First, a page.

I am compiling a list, ever so slowly,
of places I still want to visit,
and you may be surprised to find
that Paris, London and Madrid
are nowhere to be found.
It isn’t that they lack beauty, charm
and countless things to see and do,
it is simply that they have been usurped
by other places commanding my attention.
I’ve been to Zeeb and Pawpaw, if
driving by on the interstate counts,
and I am certain in Michigan it must,
but I do need a good laugh at times,
and Yeehaw Junction just might
satisfy my need perfectly, and, failing
that, there is always Surprise and Carefree,
and if I want to lose myself for a while
Nowhere is waiting patiently for me,
although I have heard it’s a bit hard to find.
No, what I really need is Happy Corner,
and from there, as I age I know I must
eventually, end up in Truth or Consequences.
The moment you are certain
that you know where
you are going
is the precise moment
at which you become totally lost.
The moment you realize
that you have little idea
where you are and none
about where you will end up
is when you found yourself.
At this moment you are here
which was there a moment ago
and will be there a moment from now
even if you do not move, so it
is easier to say you are nowhere, always.
It is a large boulder in the middle of a rutted path. That path leads nowhere in particular. It comes to an end at the edge of what appears to be a dense forest. Several trees are posted with “Do Not Trespass” signs, long faded until you must stare to make out the words. The forest is foreboding, so it is not clear if anyone would willingly enter. Few ever come down the path. Fewer still make it to its end. The large boulder has been here for centuries. It stares up at the sky, in amazement.
There are those desperately searching,
who stumble along the way, tripping
over the dharma gems lying in their path.
Others proceed slowly, pausing
to examine each pebble, each twig
uncertain if it, just possibly,
was the key to enlightenment.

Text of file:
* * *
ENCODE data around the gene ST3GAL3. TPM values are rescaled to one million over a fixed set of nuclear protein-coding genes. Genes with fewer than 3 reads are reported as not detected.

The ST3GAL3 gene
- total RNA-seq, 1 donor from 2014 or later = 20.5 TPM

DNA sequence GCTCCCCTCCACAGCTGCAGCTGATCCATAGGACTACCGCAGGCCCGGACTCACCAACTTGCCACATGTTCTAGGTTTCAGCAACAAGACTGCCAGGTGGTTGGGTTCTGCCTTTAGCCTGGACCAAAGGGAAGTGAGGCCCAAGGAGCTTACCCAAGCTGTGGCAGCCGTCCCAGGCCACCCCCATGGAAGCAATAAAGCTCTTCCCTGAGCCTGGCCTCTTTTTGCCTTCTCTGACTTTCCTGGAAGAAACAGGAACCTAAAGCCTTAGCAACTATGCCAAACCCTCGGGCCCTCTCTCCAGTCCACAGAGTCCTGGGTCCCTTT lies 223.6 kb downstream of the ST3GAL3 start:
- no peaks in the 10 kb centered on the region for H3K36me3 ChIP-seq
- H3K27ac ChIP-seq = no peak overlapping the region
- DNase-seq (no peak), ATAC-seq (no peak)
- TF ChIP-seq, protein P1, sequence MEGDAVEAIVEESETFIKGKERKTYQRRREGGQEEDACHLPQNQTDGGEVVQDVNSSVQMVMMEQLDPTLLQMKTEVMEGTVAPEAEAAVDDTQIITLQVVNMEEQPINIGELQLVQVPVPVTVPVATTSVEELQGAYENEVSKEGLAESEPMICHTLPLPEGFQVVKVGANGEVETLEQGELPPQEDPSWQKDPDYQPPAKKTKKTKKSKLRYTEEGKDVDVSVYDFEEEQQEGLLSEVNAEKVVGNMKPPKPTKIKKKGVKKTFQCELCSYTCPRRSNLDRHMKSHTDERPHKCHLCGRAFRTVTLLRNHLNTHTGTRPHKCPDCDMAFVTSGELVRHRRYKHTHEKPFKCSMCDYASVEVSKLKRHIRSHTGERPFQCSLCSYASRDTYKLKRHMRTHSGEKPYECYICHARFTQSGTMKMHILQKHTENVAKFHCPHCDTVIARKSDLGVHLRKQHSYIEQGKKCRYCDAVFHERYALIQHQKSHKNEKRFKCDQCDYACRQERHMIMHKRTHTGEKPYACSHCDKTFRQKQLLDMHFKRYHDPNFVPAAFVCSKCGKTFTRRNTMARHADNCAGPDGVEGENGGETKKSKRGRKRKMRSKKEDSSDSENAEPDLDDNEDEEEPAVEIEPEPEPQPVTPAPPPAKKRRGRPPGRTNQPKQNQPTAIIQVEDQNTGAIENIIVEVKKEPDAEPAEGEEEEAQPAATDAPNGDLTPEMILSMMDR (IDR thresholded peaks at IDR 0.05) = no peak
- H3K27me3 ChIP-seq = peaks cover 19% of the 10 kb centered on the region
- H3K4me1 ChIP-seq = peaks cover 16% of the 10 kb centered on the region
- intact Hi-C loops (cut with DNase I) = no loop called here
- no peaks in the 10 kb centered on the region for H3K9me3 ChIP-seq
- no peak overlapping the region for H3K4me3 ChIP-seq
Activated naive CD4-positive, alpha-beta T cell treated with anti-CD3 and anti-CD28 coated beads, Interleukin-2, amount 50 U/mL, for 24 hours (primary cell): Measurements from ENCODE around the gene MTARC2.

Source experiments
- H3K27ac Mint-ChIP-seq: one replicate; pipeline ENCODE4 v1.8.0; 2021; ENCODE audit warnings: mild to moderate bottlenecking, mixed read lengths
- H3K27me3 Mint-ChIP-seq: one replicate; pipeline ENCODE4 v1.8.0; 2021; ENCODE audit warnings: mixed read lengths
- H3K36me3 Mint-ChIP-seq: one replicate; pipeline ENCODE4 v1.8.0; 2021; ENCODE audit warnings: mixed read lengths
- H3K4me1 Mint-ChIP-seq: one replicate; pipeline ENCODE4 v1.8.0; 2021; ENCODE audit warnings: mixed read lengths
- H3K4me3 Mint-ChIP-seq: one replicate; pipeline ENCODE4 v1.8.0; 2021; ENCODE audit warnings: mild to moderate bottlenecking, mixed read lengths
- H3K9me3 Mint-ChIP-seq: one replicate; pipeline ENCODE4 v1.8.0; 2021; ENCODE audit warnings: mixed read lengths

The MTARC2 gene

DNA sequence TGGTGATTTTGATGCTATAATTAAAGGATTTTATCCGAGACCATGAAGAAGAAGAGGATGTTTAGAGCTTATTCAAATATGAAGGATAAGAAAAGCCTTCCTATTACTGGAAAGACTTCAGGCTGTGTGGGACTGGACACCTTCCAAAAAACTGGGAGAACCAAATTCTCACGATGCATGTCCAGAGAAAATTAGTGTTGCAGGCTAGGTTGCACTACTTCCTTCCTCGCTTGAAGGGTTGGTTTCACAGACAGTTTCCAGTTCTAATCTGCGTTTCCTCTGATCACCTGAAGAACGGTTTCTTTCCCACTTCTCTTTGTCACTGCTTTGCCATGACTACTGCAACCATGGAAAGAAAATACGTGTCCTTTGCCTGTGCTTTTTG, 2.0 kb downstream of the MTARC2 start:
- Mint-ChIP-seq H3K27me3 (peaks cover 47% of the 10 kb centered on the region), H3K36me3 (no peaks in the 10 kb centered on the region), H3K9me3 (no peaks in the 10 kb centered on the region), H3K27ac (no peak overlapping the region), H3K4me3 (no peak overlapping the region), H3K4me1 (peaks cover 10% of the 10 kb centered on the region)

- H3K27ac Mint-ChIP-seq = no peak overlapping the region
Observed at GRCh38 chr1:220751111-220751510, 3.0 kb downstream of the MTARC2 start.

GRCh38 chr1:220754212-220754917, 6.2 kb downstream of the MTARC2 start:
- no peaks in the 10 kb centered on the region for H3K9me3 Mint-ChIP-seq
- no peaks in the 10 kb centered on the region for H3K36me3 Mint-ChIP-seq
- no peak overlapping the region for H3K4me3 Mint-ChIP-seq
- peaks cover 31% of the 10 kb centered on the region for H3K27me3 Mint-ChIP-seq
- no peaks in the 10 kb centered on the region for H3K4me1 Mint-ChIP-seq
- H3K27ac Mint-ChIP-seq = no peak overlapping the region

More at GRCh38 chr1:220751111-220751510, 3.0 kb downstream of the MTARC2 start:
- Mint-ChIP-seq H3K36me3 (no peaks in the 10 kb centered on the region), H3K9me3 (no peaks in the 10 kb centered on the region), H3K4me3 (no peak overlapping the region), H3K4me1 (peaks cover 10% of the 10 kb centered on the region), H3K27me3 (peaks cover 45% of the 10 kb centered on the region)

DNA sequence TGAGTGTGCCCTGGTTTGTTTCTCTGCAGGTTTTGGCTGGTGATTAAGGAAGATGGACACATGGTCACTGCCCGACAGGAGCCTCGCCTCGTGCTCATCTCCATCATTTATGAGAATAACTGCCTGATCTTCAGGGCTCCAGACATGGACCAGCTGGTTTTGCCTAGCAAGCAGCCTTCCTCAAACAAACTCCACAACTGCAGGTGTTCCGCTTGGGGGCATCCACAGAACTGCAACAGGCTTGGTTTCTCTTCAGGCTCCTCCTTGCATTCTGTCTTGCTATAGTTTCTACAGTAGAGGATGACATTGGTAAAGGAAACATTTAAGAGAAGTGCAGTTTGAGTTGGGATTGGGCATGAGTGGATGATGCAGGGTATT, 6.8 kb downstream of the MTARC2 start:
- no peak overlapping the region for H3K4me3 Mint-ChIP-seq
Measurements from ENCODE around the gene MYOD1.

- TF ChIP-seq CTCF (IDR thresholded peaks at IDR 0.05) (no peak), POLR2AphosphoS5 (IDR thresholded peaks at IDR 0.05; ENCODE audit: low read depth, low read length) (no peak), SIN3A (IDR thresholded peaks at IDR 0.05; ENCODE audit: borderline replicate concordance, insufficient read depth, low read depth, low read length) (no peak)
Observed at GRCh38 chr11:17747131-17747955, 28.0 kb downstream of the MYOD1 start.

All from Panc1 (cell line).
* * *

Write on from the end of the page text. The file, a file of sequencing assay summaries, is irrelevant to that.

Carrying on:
I wander along, going nowhere, knowing
that is where the path must lead,
and I am always where the path
and I must intersect in time and space.
A young child seeing this
merely smiles and returns
to his seat beneath the Bodhi tree.
There is a man standing at a bus stop. He waits at this bus stop each day, regardless of the weather. He is waiting patiently for a bus that will not come, the bus line was discontinued many months ago. He has a cast on his leg, but it doesn’t seem to bother him. It is old looking and you suspect the break is healed, but he hasn’t gotten around to having the cast cut off. I consider for a moment at least stopping and offering him a ride. I know he will decline. He knows the bus will not come, but he is going nowhere, and here is where you catch the bus going there.
It stands at the end
of a very long hallway
white walls, naked
like giant canvasses
awaiting the overdue artist.
There are no doorways
off this corridor, just
the one behind you
through which you entered
what now seems hours ago.
You stand as though rooted
to the polished marble floor,
your legs leaden, to move
would somehow rip you free
of your only mooring
and you think that you might
float off like a balloon,
its white string slipping
through the fingers of a child.
It rises gracefully, a white
marble staircase, its steps
visible only by the faint
shadows they cast, each
on its neighbor. Railing
and its balusters are the white
of clouds with no thought of rain
and when you stare it seems
to undulate gently, as if
drawing in and letting out breath.
You have no idea where it goes,
aren’t sure if you want to know.
It goes where it must,
no farther, you think, like
the walls of the house that
rise just high enough
to contain it, and you aren’t sure
it leads anywhere, nor do you
care at this particular moment.
Is it to carry others up
or to bring them down, or
just, perhaps to sit alone
and the end of a very long
hallway, white walls naked
pure, needing nothing, no one.